Tag Archives: NASA

Autumn in Florida

Melbourne Beach, FL – December 14, 2021Written by Jim

Rockets, sunshine and a new Costco…oh my! What more could two people want?

Our fall in Brevard County, Florida has been a combination of walks on the beach, launches from Cape Canaveral, sprucing up our lot at the park and buttoning up paperwork from our summer construction project. We’ve had 4 launches since we got here, three of which we watched from our beach.

First up was a SpaceX Falcon 9 daytime launch of Crew 3. When there are humans on board, we all tend to hold our breath a bit. This is a composite streak shot I took on my iPhone of that mission. This type of photography really works well on the night launches, as you will see on my next photos.

Next up was a SpaceX Falcon 9 night launch.

This mission carried over 50 Starlink satellites into orbit There is a lot going on in this composite, which I will try to explain. The brightest streak is the first stage rising from Cape Canaveral, which ends near the top of the arc. That is MECO, or main engine cutoff. There is a slight gap before the second stage lights and the arc continues. While it appears that the rocket is falling at that point, it is actually continuing to rise over the curve of the globe. Note that I was able to get the entire arc into the frame, as the rocket was flying northeast, which is away from us. The squiggly line to the left is an airplane, as is the swooping line to the right. Both were flying towards us and stayed well outside the restricted airspace. The jumble of light at the bottom of the photo is a group of four people sitting on the beach with flashlights and phones and the couple on the shoreline is Bill and Erin, neighbors of ours from the park.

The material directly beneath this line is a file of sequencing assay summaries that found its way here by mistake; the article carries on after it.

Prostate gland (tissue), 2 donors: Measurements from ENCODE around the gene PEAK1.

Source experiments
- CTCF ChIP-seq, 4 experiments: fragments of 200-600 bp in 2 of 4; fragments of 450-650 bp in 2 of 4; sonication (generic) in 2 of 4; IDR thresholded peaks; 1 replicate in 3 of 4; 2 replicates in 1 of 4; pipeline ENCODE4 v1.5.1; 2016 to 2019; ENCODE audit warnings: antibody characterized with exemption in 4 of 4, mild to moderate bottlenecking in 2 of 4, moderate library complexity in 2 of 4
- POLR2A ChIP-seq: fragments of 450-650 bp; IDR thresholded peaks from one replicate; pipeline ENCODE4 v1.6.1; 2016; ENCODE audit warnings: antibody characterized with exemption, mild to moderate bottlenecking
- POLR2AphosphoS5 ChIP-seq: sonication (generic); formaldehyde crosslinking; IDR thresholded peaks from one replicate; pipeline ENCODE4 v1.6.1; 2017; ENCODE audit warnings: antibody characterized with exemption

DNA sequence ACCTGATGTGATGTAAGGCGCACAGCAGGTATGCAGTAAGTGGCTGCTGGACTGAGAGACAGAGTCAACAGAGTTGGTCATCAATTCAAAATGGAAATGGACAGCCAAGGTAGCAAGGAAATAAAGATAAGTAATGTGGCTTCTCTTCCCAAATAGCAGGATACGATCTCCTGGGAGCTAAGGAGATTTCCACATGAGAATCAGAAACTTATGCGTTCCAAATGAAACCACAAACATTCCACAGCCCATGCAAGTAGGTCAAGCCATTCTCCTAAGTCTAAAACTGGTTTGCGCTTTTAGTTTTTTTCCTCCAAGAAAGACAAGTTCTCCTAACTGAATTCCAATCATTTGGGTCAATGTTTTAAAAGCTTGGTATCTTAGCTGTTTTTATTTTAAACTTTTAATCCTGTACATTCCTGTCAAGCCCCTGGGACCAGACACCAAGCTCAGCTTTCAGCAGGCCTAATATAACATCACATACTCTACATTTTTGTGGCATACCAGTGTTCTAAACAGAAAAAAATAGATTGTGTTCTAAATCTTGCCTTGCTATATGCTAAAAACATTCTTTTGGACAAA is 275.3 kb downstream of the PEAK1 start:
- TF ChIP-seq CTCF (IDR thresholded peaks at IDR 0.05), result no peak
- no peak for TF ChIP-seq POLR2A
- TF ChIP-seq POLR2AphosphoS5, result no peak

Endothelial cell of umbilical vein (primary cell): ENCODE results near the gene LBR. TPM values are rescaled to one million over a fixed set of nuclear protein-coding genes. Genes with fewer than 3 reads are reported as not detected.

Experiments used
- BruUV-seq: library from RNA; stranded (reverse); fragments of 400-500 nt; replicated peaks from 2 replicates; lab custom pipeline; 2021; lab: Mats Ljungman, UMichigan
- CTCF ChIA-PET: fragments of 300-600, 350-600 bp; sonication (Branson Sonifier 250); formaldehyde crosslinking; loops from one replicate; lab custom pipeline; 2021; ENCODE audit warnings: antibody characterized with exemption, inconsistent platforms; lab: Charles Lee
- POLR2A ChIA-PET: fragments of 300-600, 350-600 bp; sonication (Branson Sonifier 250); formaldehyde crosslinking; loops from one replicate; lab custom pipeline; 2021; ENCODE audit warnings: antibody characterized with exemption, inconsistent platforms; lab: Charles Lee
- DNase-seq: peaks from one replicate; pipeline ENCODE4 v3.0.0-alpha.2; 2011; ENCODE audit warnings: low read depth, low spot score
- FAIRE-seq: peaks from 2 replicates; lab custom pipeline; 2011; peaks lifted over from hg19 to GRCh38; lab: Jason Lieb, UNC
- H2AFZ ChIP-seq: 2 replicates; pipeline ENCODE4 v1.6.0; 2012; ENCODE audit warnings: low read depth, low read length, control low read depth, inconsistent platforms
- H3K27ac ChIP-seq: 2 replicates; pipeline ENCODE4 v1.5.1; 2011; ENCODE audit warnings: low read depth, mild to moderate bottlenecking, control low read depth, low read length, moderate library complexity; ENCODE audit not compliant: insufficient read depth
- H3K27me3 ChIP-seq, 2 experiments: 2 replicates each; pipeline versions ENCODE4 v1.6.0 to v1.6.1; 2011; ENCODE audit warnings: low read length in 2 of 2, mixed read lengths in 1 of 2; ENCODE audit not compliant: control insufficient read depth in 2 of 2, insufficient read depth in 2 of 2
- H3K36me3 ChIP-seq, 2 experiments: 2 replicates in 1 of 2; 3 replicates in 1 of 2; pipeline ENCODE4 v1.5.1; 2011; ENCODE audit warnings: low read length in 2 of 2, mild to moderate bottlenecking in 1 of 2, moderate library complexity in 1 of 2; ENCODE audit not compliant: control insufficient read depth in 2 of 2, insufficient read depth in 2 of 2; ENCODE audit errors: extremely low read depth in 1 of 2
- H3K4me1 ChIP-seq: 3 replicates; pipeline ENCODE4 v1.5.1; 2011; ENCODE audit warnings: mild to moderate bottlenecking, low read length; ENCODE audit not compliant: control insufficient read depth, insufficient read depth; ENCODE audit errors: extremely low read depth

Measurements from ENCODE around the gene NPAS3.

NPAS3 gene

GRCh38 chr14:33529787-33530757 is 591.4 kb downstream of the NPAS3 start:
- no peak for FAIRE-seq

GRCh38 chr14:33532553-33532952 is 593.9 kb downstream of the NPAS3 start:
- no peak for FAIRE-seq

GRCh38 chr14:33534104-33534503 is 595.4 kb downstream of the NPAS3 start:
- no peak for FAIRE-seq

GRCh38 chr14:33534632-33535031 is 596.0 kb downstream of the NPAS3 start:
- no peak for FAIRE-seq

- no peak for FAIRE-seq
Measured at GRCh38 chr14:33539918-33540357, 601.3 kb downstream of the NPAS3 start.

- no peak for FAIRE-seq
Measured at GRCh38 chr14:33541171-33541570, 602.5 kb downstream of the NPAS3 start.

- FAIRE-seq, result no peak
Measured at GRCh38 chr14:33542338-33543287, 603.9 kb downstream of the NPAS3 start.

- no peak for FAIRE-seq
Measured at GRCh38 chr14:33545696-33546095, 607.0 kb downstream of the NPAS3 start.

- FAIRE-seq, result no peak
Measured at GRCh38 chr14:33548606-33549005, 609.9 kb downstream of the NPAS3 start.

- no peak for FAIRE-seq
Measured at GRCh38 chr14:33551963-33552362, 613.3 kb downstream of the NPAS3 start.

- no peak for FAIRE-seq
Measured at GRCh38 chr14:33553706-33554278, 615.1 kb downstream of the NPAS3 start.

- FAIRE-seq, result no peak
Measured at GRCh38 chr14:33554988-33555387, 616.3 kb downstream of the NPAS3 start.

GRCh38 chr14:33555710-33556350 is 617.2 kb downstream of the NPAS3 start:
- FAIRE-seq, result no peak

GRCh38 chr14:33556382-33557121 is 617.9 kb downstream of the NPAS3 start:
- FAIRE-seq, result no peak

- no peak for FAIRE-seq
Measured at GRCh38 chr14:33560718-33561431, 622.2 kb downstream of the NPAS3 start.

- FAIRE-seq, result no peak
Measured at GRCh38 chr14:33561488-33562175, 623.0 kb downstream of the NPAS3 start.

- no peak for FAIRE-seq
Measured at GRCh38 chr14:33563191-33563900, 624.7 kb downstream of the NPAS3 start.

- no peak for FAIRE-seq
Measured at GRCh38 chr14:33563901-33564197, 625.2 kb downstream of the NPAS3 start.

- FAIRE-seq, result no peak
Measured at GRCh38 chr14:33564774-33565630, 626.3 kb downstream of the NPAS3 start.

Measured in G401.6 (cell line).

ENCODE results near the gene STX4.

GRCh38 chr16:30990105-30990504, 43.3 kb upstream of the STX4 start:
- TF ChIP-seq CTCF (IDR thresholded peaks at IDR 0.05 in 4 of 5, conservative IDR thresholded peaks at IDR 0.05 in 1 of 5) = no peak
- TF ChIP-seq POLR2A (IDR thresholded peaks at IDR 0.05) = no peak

Next up was an Atlas V launch by United Launch Alliance.

That rocket had 5 solid rocket boosters, which really made it jump off the pad. It flew straight east, which made it impossible to catch it all on my iPhone, even at wide-angle. We watched this flight with friends Becky, Joe and Lynette at 5 in the morning. Shortly after this was taken, we could see the 5 solid boosters fall away, twinkling as they fell towards the ocean. After that, we were treated to a rare spectacle:

This is a photo (not a composite) of the second stage heading over the horizon. It is the yellowish dot near the ocean. Above it is the exhaust plume being lit up by the sunrise. While the sky remains dark for us at 5:15 AM, that rocket is high enough and far enough east to see the rising sun. What a treat that was! Two days after that, there was another Falcon 9 launch that we missed, as it was at 1 AM. Becky, Joe and Lynette saw it, but we couldn’t drag ourselves out of bed. 🙂 We have many more launches coming up, including one from a new company on the Space Coast called Astra. Their first two launches were from Alaska, of all places. NASA is planning on launching their first SLS moon rocket in the spring, so that will hopefully happen while we are here. We also received news that SpaceX is building launch facilities at the cape for Starship, their gigantic rocket that performs a belly flop on its way back down from space.

©️ Jay Deshetler @ NASAspaceflight.com

They are currently conducting those test launches from Texas. Starship will be taller than a Saturn V moon rocket and will be the most powerful launch vehicle ever built. Exciting times around here, for sure.

News closer to home is that we finally have a working refrigerator in the RV! Our previous gas/electric fridge stopped working on electric about a month after the warranty expired, early last year. The service technician we purchased it from came several times last winter, but was never able to resolve the issue. We attempted to get another gas/electric this past summer from Camping World, but twice it arrived damaged. We finally had them refund our money. When we got to Florida, our friends Brenda and Jim told us that their new fifth wheel came with a 12 volt refrigerator. We had never heard of this type, so we looked them up online. It uses a small compressor, similar to a house fridge. The bonus is that it doesn’t have the large absorption unit on the back, so there are 2 more cubic feet of space inside the unit. It keeps things nice and cold, too! Many thanks to our friend Mark for helping us install it.